The Chancellor of the Exchequer has said that he does not propose to take any other business after the Adjournment Motion if any objection is taken. There are two Bills on the Order Paper which still require to be dealt win. There is the Courts (Emergency Powers) Bill, which has only passed its Committee stage, and the National Insurance (Part I.) (Amendment) Bill, which has been read the second time without any Debate. If the Leader of the House would refer to the OFFICIAL REPORT of yesterday he would find, in column 1217 a long new Clause of nearly one and a half columns, which has only been read a second time, and of which Members were unable to get any notice until the OFFICIAL REPORT was available to-day at twelve o' clock. It is perfectly obvious that only manuscript Amendments can be put down to that Clause, which deals with relief in respect of certain contractual obligations. I have no objection, and I do not think many other Members have, to the Government getting all necessary business through the House, and I respectfully submit to the Leader of the House that if he casts his mind back over the last few days he will agree that he has made a rather large draft on the time of Members. Those of us who are opposed to the Military Service (Review of Exceptions) Bill—and I think he knows that a great many of us are opposed very violently to that Bill—did not unnecessarily interrupt the course of the Bill. I think that on Thursday, Friday, Monday, and Tuesday we did not give the Government such facilities as the Leader asked from the House, and we did keep our bargain and gave him the Bill last night at 8.15. In regard to the National Health (Part I.) (Amendment) Insurance Bill we allowed the Comptroller of the Household to get the Second Reading last night without debate, and it is asking too much of the House to-night, after the Adjournment Motion, to take the Committee stage of that Bill and the Report stage and Third Reading. I appeal to my right hon. Friend—and I am speaking for a number of hon. Members who are interested in both these measures—that he should say at once that the only business that will be taken to-day will be the Adjournment Motion, and that these two Bills will be put down after the Easter Recess, which, after all, is a short one. I think we are entitled to ask my right hon. Friend for that. By that means he will avoid rushing two or three Bills in the last day of the sitting. That is not the way to do business, even if it is necessary, unless urgency is established. Therefore, I hope he will agree to take nothing but the Adjournment Motion.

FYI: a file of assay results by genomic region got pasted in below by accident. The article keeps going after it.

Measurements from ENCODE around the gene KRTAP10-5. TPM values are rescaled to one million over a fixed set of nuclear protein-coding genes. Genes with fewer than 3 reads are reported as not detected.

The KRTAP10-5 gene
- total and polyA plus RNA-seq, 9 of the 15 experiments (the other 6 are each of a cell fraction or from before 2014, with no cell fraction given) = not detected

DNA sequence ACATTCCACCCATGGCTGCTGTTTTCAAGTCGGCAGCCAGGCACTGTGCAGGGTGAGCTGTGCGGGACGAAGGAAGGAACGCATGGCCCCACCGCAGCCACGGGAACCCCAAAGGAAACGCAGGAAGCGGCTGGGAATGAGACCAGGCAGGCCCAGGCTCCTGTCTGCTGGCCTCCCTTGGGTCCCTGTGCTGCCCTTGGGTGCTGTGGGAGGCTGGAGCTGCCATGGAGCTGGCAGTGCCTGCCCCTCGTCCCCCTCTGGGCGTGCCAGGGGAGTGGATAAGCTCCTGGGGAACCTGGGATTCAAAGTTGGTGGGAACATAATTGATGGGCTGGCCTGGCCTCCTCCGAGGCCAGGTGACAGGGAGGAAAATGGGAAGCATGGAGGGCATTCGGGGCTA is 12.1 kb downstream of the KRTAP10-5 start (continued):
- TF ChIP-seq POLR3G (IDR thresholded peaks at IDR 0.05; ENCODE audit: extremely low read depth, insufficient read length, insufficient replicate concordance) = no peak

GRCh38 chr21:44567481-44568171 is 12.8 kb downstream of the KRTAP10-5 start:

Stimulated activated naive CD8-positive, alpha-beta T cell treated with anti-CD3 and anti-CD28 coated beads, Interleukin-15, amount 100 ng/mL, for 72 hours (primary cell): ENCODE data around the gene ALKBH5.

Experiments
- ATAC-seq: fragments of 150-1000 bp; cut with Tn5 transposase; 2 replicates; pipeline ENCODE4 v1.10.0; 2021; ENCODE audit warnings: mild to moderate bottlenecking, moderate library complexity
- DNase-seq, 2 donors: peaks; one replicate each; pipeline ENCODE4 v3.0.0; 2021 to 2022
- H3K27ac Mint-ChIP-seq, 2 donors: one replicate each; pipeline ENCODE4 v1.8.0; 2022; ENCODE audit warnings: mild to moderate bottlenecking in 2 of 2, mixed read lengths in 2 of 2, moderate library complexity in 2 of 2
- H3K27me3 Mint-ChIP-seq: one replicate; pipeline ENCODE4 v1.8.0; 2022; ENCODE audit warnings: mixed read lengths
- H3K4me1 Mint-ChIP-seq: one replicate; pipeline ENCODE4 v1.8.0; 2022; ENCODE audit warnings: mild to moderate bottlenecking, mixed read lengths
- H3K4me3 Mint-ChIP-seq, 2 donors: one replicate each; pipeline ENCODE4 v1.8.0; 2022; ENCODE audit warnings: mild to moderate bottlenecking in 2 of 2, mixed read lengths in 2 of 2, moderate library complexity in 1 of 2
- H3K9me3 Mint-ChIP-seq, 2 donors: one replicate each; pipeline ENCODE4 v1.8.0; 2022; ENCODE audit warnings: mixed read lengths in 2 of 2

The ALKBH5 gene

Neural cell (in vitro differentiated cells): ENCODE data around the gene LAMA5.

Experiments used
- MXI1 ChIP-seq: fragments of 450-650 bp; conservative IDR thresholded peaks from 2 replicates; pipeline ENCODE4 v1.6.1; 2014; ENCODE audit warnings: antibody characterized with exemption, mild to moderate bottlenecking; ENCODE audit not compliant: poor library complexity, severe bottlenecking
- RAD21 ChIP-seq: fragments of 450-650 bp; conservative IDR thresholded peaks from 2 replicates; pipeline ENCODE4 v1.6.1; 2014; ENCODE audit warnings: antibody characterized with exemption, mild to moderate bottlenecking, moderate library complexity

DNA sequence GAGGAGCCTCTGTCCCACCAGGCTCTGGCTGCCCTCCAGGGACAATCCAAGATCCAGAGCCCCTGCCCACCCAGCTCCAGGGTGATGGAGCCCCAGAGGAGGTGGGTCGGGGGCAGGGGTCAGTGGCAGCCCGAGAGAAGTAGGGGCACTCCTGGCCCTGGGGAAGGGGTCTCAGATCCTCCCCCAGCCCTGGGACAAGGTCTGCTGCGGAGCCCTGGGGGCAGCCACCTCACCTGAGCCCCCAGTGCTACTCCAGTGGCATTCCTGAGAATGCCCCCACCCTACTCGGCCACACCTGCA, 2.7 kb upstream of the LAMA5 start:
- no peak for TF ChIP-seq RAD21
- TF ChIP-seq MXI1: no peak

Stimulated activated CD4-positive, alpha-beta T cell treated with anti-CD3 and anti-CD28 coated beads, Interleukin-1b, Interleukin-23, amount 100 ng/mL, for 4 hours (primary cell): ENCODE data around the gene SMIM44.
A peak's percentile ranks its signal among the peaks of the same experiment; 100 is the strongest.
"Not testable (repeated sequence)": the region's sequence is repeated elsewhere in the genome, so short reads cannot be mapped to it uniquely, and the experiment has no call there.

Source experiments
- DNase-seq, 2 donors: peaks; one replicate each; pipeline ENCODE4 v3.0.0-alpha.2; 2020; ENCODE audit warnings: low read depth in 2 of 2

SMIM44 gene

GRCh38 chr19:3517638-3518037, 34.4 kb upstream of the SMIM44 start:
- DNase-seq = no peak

I do not think there is any great difference between my hon. Friend and myself. I have already said that if we find that there is opposition to these measures we shall not sit late in order to pass them. But I would like to point out that it is very desirable we should get these small measures out of the way before we reassemble, if we can. As regards the Courts (Emergency Powers) Bill, I understand that the long Clause which has so confused my hon. Friend has been on the Paper for two or three days, so that there have been opportunities for studying it. We shall not ask the House to proceed if there is any serious opposition, but I think it would be better to wait and then we can judge whether it is desirable to proceed or not.


The questions arising out of the Courts (Emergency Powers) Bill were not questions arising from it provisions, but rather as to matters which some hon. Members believed should have been included in it and have not been included. The hope which I think is entertained by many Members is that if the Bill goes through now, the Government will apply its mind to the questions which have not yet been dealt with and come to a decision, so that if possible there may be legislation upon them at an early date.

Question put, and agreed to.

Ordered, that the proceedings on Government business be not interrupted this day under the Standing Order (Sittings of the House), and may be entered upon at any hour although, opposed.—[Mr. Bonar Law.]